P. N. Elrod
Published 1990 200 pages
Summary (from the back cover)
I’ve always had a weak spot for strange ladies. One very beautiful girl had even warned me that she was – get this – a vampire. But did I listen?
Well before you know it, I’m being chased by an ugly thug with a gun, and a bullet blasts its way through my back, and – believe it or not – nothing happened! I survived!
You guessed it. I, Jack Fleming, ace reporter, have been transformed into… a vampire! Which has its advantages. You never die, you never grow old, you sleep all day, and best of all… you can hunt down your own murderer.
Any long standing vampire fiction reader should be familiar with the name of P. N. Elrod. For many years she has been a prolific author of vampire genre fiction and is probably best known for her Vampire Files novels. Bloodlist is the first novel in this series and introduces us to Jack Fleming, investigative reporter and newly-turned vampire.
Set against a 1936 Chicago backdrop, Bloodlist invokes a feeling of vintage black and white movies, with dames and broads, gangsters, smoky nightclubs and regular Joe heroes. Only our hero is not a regular Joe, but a vampire.
In such a classic setting only a classic type of vampire would fit and Jack is such a classic, moulded from the traditional Dracula style of vampirism. By this I don’t mean that Jack is an aristocrat, with an opera cape who entraps the unwary traveller in his mouldy castle but that Jack has a lot of the same kind of vampiric conditions that Bram Stoker first invented with Dracula.
These conditions include needing to rest in the earth of his home, casting no reflection, being able to turn into mist and issues with crossing open or running water. Jack doesn’t have all of Dracula’s vampiric limitations though; he doesn’t need to ask to cross a threshold (which is a good thing because as an investigator he crosses a lot of thresholds uninvited to look for clues) and he doesn’t have any problems with garlic, dismissing it as an Eastern European myth. “What good is something that smells bad against someone who doesn’t have to breathe?” he asks pragmatically.
At the start of the novel, Jack wakes up dead and whilst he can’t remember how he came to be dead he isn’t surprised to find himself a vampire. He exchanged blood with his long-lost vampire lover Maureen several years ago and she told him what he would need to do to survive as a vampire in the event that he died. So Bloodlist isn’t about unexpectedly becoming a vampire and having to cope with being undead nor is it about vampire angst because Jack has a practical outlook on life (or death in this case) and just views it as another change in life.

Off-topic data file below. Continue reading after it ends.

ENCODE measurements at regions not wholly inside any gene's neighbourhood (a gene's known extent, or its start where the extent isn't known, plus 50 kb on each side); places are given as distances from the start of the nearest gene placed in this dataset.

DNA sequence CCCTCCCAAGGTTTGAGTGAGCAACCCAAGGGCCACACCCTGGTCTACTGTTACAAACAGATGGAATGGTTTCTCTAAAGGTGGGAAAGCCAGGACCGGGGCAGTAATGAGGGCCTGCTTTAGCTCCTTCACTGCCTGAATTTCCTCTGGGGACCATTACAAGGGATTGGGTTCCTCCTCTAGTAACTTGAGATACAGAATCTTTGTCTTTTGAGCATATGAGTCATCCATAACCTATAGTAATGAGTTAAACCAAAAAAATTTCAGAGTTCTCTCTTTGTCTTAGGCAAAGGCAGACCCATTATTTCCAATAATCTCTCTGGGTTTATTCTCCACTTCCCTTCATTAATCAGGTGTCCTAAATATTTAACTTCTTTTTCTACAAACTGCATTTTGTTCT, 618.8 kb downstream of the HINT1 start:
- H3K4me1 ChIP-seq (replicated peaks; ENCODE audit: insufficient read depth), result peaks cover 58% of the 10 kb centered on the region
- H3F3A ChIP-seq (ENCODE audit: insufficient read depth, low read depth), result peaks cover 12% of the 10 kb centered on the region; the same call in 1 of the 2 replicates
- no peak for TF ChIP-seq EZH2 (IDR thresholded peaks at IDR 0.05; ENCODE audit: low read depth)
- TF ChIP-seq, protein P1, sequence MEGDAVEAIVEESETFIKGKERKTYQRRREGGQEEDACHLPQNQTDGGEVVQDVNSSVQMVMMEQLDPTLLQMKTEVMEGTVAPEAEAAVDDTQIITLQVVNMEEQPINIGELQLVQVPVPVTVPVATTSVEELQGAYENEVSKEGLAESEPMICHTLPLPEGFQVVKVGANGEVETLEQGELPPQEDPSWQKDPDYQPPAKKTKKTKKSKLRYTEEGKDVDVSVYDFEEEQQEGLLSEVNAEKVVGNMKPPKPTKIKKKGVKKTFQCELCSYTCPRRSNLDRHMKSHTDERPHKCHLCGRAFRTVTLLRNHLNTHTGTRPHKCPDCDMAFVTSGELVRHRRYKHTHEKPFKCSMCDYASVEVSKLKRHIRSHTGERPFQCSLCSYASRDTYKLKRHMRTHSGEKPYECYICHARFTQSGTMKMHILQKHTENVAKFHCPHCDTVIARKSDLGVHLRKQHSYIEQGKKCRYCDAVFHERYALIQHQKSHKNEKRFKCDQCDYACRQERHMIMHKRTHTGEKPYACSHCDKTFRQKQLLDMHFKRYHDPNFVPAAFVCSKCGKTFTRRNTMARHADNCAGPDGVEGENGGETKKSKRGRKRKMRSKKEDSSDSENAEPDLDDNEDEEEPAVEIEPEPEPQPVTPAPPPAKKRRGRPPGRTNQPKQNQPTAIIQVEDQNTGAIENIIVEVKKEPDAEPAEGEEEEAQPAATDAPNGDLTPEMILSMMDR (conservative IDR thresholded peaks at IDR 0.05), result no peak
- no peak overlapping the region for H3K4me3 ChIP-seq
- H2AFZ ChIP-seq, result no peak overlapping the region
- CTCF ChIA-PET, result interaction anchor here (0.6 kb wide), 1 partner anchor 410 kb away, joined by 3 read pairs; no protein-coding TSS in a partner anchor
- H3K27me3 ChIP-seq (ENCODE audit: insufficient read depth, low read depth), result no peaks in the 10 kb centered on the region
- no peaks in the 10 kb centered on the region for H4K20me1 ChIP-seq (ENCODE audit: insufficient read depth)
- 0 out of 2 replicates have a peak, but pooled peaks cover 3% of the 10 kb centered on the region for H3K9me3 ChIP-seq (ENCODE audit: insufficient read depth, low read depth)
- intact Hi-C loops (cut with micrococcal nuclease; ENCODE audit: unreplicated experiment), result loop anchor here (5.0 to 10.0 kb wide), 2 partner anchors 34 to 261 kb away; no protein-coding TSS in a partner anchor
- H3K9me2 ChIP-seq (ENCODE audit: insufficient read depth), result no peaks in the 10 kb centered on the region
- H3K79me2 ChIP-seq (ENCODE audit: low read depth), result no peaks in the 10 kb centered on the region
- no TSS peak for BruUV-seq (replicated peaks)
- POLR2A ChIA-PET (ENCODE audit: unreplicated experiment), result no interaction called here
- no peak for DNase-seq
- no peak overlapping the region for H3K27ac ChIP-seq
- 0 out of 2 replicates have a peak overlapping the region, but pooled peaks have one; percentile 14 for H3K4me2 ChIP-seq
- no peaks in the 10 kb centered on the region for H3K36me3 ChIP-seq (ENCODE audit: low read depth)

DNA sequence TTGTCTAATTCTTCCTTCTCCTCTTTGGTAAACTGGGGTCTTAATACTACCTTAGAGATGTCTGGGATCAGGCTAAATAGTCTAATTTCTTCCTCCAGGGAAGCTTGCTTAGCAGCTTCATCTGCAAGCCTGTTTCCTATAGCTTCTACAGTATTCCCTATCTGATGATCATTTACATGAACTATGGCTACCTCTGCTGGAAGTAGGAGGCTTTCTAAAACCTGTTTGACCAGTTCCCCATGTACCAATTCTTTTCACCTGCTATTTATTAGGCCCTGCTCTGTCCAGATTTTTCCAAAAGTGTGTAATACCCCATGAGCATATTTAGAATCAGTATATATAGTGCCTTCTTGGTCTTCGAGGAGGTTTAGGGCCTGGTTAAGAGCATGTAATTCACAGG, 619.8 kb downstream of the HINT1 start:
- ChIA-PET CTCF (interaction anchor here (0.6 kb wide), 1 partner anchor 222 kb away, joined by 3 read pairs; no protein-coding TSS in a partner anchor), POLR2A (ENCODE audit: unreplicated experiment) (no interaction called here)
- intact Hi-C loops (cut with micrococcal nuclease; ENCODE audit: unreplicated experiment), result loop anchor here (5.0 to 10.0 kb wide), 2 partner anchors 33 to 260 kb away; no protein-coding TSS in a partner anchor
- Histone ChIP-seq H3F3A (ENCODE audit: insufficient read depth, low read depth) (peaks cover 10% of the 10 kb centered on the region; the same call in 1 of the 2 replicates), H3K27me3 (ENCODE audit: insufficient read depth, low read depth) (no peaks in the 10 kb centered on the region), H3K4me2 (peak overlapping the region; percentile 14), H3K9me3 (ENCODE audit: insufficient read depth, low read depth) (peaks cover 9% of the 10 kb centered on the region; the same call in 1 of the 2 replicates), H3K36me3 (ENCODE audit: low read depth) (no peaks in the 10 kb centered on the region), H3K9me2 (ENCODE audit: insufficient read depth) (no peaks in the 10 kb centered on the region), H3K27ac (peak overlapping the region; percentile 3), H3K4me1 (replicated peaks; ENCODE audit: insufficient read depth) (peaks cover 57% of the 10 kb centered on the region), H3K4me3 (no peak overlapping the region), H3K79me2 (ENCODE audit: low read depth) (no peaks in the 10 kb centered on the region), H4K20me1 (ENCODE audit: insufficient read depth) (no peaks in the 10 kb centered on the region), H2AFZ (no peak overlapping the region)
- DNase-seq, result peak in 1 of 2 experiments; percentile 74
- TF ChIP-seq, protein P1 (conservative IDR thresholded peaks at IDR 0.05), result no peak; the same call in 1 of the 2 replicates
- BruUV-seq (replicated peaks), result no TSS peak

This practical outlook about his newly dead state doesn’t extend to shrugging off his murder and the novel concentrates on his efforts to find his murderer and find out what he knew that was so dangerous that he was murdered because of it. In life Jack was a good investigative reporter so it doesn’t take him long to find a trail and follow it. Along the way he makes the acquaintance of an eccentric British private investigator who proves to be a good sidekick for Jack, helping him investigate his murder.
Bloodlist is a fast paced novel with a plot that twists and turns as Jack comes closer to finding out why he was killed and remembering what happened in the forgotten days before his death. Bloodlist seamlessly blends the fantasy and mystery genres with classic iconic influences and pulls it off exceedingly well. This book may not appeal to some vampire fiction fans as it isn’t full of blood drinking, dark horror or vampire angst but fans of both the fantasy and mystery genres should find this a satisfying read.
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Bloodlist is available in The Vampire Files, Volume One an omnibus edition of the first three books in this series.